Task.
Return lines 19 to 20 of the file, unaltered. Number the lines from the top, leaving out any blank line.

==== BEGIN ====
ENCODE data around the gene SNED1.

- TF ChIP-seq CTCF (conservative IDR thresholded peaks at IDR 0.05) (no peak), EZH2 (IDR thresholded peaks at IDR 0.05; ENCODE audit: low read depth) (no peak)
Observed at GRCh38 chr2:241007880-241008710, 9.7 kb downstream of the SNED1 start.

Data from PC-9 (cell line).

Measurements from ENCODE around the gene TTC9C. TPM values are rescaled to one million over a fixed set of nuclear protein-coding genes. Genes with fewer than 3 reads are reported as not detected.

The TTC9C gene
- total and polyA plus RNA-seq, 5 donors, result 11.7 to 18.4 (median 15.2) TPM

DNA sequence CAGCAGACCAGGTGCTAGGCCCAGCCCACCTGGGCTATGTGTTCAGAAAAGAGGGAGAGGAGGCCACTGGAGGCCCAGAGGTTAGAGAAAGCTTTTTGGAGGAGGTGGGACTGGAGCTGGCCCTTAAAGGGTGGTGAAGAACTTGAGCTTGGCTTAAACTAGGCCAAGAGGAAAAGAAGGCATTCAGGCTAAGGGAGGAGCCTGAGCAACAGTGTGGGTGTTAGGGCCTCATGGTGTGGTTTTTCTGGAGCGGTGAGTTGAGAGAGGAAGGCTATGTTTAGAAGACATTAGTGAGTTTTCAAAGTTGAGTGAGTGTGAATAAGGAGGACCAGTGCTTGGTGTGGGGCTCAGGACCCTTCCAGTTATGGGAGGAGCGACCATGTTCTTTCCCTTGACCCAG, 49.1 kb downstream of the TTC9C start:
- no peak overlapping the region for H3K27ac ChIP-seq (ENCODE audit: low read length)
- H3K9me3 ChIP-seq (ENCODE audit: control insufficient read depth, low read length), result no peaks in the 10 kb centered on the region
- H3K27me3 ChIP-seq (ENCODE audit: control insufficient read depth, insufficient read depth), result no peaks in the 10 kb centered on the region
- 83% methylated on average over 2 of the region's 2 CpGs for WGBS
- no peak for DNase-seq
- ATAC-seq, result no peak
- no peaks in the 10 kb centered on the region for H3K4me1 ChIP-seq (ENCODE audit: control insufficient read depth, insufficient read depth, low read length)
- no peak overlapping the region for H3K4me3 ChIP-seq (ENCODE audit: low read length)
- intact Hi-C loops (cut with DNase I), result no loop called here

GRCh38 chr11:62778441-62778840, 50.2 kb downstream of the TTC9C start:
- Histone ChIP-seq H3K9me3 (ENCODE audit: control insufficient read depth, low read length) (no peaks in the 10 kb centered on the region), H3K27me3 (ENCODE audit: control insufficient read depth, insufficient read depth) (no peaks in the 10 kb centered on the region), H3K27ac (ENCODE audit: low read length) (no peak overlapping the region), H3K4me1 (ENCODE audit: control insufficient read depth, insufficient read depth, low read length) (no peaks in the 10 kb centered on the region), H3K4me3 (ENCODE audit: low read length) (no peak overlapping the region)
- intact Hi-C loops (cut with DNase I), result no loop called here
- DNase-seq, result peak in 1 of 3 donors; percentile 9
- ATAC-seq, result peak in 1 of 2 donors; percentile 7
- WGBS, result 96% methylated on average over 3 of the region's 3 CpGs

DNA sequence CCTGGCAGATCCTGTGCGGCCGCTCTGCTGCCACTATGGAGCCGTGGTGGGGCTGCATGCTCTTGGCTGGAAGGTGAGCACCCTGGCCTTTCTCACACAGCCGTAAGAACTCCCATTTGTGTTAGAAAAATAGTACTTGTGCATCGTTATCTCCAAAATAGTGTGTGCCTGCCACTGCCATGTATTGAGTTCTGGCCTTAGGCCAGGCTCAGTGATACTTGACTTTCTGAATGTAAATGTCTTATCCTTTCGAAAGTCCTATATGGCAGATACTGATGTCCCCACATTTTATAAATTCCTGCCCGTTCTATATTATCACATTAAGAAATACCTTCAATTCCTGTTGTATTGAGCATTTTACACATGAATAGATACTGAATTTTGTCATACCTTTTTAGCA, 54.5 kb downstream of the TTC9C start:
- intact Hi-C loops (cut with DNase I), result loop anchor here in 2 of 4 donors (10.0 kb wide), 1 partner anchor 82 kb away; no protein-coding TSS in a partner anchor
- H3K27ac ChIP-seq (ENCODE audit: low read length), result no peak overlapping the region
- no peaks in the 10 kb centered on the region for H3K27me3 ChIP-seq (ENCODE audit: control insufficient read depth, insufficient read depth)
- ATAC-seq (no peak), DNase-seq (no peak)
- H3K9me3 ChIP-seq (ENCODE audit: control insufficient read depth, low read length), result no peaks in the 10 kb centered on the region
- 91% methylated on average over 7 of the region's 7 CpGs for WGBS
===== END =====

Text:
- Histone ChIP-seq H3K9me3 (ENCODE audit: control insufficient read depth, low read length) (no peaks in the 10 kb centered on the region), H3K27me3 (ENCODE audit: control insufficient read depth, insufficient read depth) (no peaks in the 10 kb centered on the region), H3K27ac (ENCODE audit: low read length) (no peak overlapping the region), H3K4me1 (ENCODE audit: control insufficient read depth, insufficient read depth, low read length) (no peaks in the 10 kb centered on the region), H3K4me3 (ENCODE audit: low read length) (no peak overlapping the region)
- intact Hi-C loops (cut with DNase I), result no loop called here